I don’t see pagan pantheons like the Norse or Greek easily fitting any of the four realms of Ars Magica as written. Given that these pagan religions have largely faded away, most Story Guides don’t need to worry too much about them. But if I did handle them, my instinct would be treat the auras that develop around communities of believers to most closely resemble a Dominion aura, and priests and priestesses practising a kind of Holy Magic. These pagan auras would not have the transcendence of the Divine, and would be marked by particularity, so that followers of one cult when entering the aura of a rival cult would experience that aura in a similar way to a mage entering a Divine aura. But with this idea, strands of paganism, such as still survive, which have reached some kind of accommodation within Christianity, will not experience the Divine as a hostile aura. This means, for instance, that I can have my folk witches who now invoke the Virgin Mary and the angels existing happily within Dominion auras, but who still come from a tradition which was once pagan.
This is indeed how RoP:D recommends to do it. See:
These mystics would in-game have True Faith, hence regain their Faith Points every dawn (ArM5 p.189). They may be shaken, but not subdued by excommunication, as their direct connection to the Divine prevails.
See, the thing is, you are not Thrymir. The religion involved with Thor requires he be bound by rules. If you put a witch in a barrel on Thor's Hill and roll it down, you expect to be rewarded, not cursed, for this behaviour. He can't be capricious, because otherwise instead of worshipping him, you may as well roll a dice.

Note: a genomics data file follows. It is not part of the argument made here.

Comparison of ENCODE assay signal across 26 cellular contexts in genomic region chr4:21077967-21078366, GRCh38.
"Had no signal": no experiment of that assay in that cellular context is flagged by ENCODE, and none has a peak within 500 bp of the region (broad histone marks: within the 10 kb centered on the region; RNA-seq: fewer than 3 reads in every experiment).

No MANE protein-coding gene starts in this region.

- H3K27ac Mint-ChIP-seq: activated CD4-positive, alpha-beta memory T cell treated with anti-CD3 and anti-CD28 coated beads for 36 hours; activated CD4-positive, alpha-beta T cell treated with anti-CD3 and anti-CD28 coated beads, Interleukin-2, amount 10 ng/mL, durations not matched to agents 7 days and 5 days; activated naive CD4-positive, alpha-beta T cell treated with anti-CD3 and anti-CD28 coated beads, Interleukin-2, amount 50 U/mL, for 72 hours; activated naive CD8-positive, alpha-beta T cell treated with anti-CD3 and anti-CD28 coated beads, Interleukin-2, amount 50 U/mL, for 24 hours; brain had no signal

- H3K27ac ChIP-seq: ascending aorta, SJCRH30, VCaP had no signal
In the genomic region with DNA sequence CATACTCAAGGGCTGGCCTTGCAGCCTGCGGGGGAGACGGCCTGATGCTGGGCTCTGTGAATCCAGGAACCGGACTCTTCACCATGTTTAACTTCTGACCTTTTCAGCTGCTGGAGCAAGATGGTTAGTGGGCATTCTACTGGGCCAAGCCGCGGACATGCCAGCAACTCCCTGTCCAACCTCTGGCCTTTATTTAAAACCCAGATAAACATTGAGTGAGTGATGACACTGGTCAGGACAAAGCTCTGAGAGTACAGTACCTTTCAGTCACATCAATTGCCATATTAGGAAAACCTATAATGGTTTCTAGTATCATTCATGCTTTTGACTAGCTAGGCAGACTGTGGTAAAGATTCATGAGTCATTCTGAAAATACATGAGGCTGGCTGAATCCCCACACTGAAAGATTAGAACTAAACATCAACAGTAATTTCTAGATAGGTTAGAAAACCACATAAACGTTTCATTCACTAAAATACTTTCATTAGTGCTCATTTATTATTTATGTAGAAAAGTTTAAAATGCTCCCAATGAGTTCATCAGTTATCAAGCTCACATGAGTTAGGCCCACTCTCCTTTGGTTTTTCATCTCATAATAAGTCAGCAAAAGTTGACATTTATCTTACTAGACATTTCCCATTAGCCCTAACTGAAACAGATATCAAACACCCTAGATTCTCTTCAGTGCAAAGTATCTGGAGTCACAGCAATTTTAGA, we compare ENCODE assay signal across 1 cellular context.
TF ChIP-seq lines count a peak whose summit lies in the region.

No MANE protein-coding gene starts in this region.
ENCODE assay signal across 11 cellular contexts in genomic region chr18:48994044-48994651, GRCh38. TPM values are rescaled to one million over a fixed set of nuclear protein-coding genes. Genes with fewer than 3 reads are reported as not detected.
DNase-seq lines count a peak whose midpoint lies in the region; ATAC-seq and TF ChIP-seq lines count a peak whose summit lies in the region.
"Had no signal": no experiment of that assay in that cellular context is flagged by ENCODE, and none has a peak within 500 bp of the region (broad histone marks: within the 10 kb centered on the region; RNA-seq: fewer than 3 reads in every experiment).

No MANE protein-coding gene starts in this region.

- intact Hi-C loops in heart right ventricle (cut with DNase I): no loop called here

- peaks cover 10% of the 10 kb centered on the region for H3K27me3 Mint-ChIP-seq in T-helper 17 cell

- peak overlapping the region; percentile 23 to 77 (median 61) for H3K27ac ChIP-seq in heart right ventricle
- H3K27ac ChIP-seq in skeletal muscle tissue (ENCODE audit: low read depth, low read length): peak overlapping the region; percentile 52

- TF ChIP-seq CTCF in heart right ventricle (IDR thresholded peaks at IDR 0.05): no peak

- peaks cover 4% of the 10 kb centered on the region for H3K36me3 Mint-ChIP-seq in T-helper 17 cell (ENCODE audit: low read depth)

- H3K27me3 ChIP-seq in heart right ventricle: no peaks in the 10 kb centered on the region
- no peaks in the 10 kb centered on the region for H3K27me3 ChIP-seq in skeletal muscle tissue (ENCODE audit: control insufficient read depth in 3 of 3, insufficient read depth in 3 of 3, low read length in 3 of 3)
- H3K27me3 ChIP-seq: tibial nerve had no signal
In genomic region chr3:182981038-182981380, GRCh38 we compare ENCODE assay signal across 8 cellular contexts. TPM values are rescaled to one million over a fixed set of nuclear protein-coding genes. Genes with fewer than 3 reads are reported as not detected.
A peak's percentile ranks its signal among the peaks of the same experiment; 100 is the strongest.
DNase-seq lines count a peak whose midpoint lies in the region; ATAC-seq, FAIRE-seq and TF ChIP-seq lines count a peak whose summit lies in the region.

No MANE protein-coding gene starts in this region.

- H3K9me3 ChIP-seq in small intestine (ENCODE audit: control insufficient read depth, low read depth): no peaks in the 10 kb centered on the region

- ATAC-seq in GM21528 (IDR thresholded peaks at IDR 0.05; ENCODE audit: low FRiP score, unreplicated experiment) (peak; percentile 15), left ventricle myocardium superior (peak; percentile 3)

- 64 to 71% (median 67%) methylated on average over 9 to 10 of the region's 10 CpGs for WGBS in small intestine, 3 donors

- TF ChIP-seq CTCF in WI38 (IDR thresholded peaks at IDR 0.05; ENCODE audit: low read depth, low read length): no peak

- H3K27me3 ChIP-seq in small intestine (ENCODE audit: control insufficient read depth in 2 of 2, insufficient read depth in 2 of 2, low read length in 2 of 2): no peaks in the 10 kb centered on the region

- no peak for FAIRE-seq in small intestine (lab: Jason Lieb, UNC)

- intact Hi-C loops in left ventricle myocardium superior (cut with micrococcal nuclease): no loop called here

If you're a god, then you have expected responses to human prompts. If you don't come through, you get replaced, either through conversion as in the West, or through barricading your temple and not giving you any worship until you come good on the miracles, as in parts of China.
If it works for you, it works for you. The Divine Aura hangs around monotheists in game, which means that Zoroastrians have it, as did, for example, the Hittites.
There's a bit of this already, actually. In some areas, faeries work for the Church, so that other faeries, and arguably by extension, faerie magi, don't suffer realm interaction penalties. Faeries can have the same deal with Hell, too.
That line also gets blurred, though, like when humiliating the relics of saints who don't perform.
Well, anything can fit Faerie.AM5. Free will? That NPC doesn't really have it anyway because he does what the GM says. It is hard to distinguish Thor following a script and Thor doing the exact same thing because that's what he really wants. It is hard to distinguish a faerie who really changes from a faerie programmed to exhibit different behavior and powers (and memories...) once certain conditions have been triggered (and debugging a faerie that runs self-modifying code is especially tricky.)